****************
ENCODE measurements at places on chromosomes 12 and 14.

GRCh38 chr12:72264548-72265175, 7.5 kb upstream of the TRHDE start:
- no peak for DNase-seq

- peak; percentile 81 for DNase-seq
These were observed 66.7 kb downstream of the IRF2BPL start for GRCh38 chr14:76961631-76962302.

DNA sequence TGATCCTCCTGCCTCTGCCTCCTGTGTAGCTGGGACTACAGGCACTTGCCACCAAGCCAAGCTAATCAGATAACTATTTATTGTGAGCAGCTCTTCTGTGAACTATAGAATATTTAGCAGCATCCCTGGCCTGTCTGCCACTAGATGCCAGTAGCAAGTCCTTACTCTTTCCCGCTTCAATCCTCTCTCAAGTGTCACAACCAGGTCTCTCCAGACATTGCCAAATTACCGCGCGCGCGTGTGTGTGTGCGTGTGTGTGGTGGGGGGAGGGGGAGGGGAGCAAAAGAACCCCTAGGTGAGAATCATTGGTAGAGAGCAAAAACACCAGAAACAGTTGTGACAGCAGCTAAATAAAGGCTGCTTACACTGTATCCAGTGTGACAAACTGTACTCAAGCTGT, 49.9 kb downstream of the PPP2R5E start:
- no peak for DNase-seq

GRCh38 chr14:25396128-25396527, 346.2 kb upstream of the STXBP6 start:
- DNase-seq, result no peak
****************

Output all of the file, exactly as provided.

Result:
ENCODE measurements at places on chromosomes 12 and 14.

GRCh38 chr12:72264548-72265175, 7.5 kb upstream of the TRHDE start:
- no peak for DNase-seq

- peak; percentile 81 for DNase-seq
These were observed 66.7 kb downstream of the IRF2BPL start for GRCh38 chr14:76961631-76962302.

DNA sequence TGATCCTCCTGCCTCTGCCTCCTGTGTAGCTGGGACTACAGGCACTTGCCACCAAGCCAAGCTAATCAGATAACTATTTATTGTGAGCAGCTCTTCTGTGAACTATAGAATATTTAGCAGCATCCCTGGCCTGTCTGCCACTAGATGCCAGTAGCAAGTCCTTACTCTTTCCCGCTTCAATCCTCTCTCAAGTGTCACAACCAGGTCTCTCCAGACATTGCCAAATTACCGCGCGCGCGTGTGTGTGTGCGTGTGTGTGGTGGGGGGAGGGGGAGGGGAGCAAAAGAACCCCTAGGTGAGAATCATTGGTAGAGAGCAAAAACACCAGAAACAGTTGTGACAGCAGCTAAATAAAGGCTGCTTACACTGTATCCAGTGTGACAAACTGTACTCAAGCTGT, 49.9 kb downstream of the PPP2R5E start:
- no peak for DNase-seq

GRCh38 chr14:25396128-25396527, 346.2 kb upstream of the STXBP6 start:
- DNase-seq, result no peak